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Darkness and light December 8, 2012

Posted by Ezra Resnick in Reason, Religion.

LightsI will not light a candle for miracles: I will not celebrate gullibility, ignorance, self-deception, wishful thinking. I will light a candle for skepticism, for intellectual honesty, for experimentation, for evidence-based thinking.

I will not light a candle for tribalism: I will not celebrate sectarian, parochial worldviews that arbitrarily divide humanity into separate categories. I will light a candle for equality, for empathy, for solidarity.

I will not light a candle for worship: I will not celebrate submission, propitiation, servility. I will light a candle for self-respect, for independence, for human dignity.

I will not light a candle for militarism: I will not celebrate violence, aggression, retribution, revenge. I will light a candle for those who put themselves in harm’s way, who defend those that cannot defend themselves.

I will not light a candle in yearning for some idealized past: we have struggled long and hard to overcome many historical errors and injustices. I will light a candle for progress, for learning from past mistakes, for continuing to expand our knowledge and raise our standards and improve our society.

I will not light a candle and pray for some all-powerful being to save us in our hour of need: the universe doesn’t care about us and wouldn’t notice if our planet went dark. I will light a candle for rational decision-making, for responsible public policy, for building a sustainable future — so that the lights may stay on a bit longer.

I will not light a candle just because I am commanded to: I will not celebrate dogmatism and blind obedience. If I choose to, I will light a candle for individuality, for critical thinking, for personal liberty.

Also, I will not light a candle for fried food — that stuff will kill you. Go eat an apple.



1. tiffany267 - December 8, 2012

Awesome post!!!!!

Reblogging on my WordPress – please check it out as I post a lot of atheist/freethought material there along with many other items of interest and importance.

Thanks for sharing these eloquent thoughts.

2. tiffany267 - December 8, 2012

Reblogged this on Tiffany's Non-Blog.

3. David Resnick - December 9, 2012

well said, especially the part about the apple. though you surely don’t want to keep the doctor away. otoh, as our planet *will* go dark, you’ll have a hard time convincing the hedonists they should put themselves in harm’s way. or the depressives not to kill themselves. it’s their right, of course, and it’s more resources for the rest of us . . . . happy apple, abba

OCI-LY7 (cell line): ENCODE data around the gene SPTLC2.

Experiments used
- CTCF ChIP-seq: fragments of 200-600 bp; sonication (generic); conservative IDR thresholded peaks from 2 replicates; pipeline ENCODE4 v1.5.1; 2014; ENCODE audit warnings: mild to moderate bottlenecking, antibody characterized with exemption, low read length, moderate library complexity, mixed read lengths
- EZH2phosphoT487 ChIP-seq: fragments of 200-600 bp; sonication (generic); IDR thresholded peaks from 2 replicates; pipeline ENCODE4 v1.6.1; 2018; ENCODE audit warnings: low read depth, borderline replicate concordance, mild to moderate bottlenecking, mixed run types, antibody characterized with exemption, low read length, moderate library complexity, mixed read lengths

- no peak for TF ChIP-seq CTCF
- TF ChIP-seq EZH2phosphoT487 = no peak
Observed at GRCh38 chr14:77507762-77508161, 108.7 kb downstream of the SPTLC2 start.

Ezra Resnick - December 9, 2012

You seem to be implying that (1) if we won’t live forever then there’s no reason to live at all, and no reason to help each other; and (2) we should therefore lie to ourselves (or maybe just to “hedonists” and “depressives”) about the nature of reality. But (1) is a non sequitur — do you help other people only in hope of earning a reward in the afterlife? — and (2) is both childish and dangerous.

david - December 16, 2012

taking advantage of the last day (of Chanukah, not the world) to reread your post. I can light a candle to almost everything you do — as far as they go.
all that rationality, evidence-based thinking, etc. is great and irreplaceable in its domain. but much of the fun (and important) parts of life aren’t in that ballpark at all. Like the hope (and perhaps, awe) which light represents, metaphorically. Few humans can get by without hope (or love) — which can be “evidence”-*based*, without being (necessarily) superstitious or self-deceiving.
Who’s for militarism and butchery (other than Assad, Iran, No. Korea and several others)? Many of us believe that the IDF is and should remain “D”. but what of the hard cases when the best defense is a good offense? (See Walzer, Chap 5, Just & Unjust Wars on the legality/morality of Preventive War and Preemptive Strikes)..
Ditto thumbs down to *arbitrary* tribalism. The very opening of the Chanukah haftarah is with you on that one: Zechariah 2:15. (Though patents don’t matter much, it’s these prophets who invented universalism. The Greeks certainly weren’t into it. So something to be proud of there. Indeed, pride itself is an emotion worth exploring. Maybe it’s just another self-deluded, superfluous emotion?)
Don’t sell short the “naturally” human pushback to universalism which tramples identity, aka the globalization/glocalization tension, or to turn IKEA’s marketing motto on its head: “As local as possible, as global as necessary.”
as for being past-oriented, tradition-bound and passive in the face of life’s challenges, Chanukah’s not your holiday to critique on those scores.
but for that we’d need a 9th day . . . .
keep on bloggin’

4. Ayelet - April 28, 2016

This will become my new Hannukah meditation. I will teach it to my children. You nailed it, completely.

Ezra Resnick - April 28, 2016

Thanks, Ayelet!

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